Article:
Yesterday, Innocence Project New Orleans (IPNO) client Wilbert Jones was exonerated in Baton Rouge after a 46-year fight for his freedom. Jones was wrongly convicted in 1973 for the October 1971 kidnapping and rape of a nurse at Baton Rouge General Hospital. He was sentenced to life in prison.
In November 2017, Jones was released on bail after a state district judge ruled that “highly favorable” evidence was withheld from Jones’ defense and that this evidence likely changed the original outcome of the case.
In a press release, IPNO Senior Counsel Emily Maw commented: “Mr. Jones was exonerated today after 46 years and nine months wrongly charged with a rape he did not commit. His conviction was not reversed on a technical legal issue. Judge Anderson threw out his conviction and insured his freedom because law enforcement did not disclose the known serial rapist with an identical MO who matched the description and committed—what Judge Anderson described as–a ‘mirror image crime’ just weeks later.”
“Wilbert’s entire ordeal stemmed from a mistaken witness whose mistake could have been prevented with better police procedures.” – IPNO Staff Attorney Kia Hayes
IPNO began working on Jones’ case in 2001. They uncovered that the victim had told police she was not 100 percent certain of her identification of Jones, who was arrested four months after the crime occurred. Despite this, Jones’ conviction rested primarily on the victim’s identification of him.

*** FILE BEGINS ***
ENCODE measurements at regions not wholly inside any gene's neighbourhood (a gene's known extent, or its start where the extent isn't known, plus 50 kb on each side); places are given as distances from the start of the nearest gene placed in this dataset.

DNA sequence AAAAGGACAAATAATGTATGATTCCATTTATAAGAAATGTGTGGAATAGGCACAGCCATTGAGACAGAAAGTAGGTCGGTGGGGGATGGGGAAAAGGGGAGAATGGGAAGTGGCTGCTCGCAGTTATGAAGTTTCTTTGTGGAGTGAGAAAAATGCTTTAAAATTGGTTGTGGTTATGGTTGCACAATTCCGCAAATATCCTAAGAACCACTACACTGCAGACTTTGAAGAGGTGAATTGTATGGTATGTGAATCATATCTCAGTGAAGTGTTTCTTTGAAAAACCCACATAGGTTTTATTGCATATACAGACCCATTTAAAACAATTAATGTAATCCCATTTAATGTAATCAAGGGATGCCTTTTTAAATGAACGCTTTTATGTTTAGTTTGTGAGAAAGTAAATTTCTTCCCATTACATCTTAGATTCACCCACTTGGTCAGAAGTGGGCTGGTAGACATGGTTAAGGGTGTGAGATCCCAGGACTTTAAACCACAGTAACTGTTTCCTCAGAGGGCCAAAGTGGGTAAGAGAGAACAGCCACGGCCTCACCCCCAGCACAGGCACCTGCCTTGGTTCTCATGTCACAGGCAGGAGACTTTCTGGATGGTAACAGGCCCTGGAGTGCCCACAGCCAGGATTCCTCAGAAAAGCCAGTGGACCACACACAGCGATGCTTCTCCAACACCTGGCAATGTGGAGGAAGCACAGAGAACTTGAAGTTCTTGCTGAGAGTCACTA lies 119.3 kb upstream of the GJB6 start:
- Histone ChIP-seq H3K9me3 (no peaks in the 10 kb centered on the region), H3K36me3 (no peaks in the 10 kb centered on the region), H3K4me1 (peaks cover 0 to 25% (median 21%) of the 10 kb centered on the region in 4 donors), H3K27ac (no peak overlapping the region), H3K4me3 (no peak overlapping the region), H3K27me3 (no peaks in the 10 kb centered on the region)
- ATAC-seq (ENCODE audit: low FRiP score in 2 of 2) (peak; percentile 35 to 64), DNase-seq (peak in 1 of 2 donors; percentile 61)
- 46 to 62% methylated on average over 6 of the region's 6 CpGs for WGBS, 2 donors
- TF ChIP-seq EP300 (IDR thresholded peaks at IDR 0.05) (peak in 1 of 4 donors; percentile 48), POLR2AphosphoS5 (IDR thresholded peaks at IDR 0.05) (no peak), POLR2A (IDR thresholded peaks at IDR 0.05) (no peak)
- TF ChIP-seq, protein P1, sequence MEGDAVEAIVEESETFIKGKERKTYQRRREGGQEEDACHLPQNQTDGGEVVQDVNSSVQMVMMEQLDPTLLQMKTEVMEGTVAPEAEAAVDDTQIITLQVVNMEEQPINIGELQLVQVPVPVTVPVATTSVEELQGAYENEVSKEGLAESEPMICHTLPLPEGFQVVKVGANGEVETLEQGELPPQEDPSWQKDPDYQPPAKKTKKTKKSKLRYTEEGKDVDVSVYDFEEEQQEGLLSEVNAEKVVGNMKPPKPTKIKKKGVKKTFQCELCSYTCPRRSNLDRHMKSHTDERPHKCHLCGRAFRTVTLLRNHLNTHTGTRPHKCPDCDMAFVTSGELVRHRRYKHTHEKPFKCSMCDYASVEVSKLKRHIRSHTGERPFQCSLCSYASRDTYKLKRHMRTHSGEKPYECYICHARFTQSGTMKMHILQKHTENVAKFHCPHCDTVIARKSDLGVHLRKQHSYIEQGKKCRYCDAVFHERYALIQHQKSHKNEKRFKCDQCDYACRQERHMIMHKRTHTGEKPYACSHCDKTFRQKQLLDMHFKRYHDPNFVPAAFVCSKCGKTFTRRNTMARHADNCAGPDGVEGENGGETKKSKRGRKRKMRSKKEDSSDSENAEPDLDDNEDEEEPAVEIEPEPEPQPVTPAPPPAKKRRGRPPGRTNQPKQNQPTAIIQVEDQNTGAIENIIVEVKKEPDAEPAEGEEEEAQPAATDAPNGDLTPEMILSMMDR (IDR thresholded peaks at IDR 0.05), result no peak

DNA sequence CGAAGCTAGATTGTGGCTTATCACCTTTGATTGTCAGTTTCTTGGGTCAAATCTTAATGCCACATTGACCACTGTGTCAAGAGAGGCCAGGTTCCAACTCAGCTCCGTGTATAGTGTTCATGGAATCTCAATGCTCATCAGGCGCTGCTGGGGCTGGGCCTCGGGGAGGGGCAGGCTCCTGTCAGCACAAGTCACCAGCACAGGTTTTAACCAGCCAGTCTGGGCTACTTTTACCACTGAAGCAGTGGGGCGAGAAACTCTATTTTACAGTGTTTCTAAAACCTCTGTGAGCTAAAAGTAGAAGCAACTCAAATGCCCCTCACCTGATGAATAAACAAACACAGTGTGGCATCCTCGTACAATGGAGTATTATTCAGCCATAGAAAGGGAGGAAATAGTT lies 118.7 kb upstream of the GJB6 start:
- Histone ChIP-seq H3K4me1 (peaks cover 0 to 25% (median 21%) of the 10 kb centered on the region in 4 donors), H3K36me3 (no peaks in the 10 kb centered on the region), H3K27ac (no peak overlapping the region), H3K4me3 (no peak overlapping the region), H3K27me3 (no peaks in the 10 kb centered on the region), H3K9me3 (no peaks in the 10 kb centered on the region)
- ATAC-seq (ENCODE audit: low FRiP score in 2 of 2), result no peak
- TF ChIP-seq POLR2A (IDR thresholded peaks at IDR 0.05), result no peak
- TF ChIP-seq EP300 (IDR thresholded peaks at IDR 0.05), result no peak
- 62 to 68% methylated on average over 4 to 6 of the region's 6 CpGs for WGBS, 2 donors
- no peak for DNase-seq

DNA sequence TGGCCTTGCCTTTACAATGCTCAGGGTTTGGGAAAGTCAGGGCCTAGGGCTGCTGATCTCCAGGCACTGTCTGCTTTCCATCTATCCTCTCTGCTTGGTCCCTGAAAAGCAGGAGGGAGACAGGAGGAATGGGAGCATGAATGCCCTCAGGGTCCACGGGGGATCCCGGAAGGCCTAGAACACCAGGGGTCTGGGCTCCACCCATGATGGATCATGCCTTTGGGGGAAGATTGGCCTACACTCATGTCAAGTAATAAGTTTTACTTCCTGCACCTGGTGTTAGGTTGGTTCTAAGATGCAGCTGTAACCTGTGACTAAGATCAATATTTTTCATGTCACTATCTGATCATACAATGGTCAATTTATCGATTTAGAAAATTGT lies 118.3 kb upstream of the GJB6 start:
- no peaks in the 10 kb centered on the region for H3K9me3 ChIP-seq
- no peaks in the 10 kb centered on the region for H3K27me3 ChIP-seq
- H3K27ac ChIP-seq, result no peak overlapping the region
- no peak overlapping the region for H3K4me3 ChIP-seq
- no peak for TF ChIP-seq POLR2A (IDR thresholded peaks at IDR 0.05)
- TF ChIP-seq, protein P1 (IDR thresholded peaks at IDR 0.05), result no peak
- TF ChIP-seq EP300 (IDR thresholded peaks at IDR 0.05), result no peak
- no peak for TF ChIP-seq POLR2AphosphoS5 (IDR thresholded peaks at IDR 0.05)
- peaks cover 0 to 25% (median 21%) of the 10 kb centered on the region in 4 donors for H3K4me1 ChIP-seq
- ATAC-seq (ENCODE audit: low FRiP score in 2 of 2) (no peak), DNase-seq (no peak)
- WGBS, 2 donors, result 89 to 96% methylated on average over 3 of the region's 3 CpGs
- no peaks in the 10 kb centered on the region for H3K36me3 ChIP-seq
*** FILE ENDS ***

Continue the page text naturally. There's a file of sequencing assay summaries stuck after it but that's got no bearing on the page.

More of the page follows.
“Wilbert’s entire ordeal stemmed from a mistaken witness whose mistake could have been prevented with better police procedures,” IPNO Staff Attorney Kia Hayes stated in a press release.
IPNO also discovered that authorities had connected the rape for which Jones was convicted to a suspected serial rapist who exactly matched the victim’s initial description of her attacker. This information, however, was never disclosed to the defense. According to IPNO, the alleged serial rapist is alive, free and currently living in Baton Rouge.
“Wilbert Jones spent more time wrongly imprisoned than any known exonerated American.” – IPNO Executive Director Jee Park
“Wilbert Jones spent more time wrongly imprisoned than any known exonerated American,” said IPNO Executive Director Jee Park. “Mr. Jones was arrested as a young, poor, illiterate black man at a time of great racial tension in Baton Rouge. He had a cursory trial and flimsy evidence was sufficient to throw him away for the rest of his life.”
She added: “His case represents not just what was wrong then, but the enormous power of courts now to rectify those wrongs and demonstrate that the strength of our institutions is only in recognizing that they are a work in progress.”
When Jones’ attorneys informed him of the news yesterday morning, he was overwhelmed.
“He thanked God and then said he wanted to vote,” said Hayes.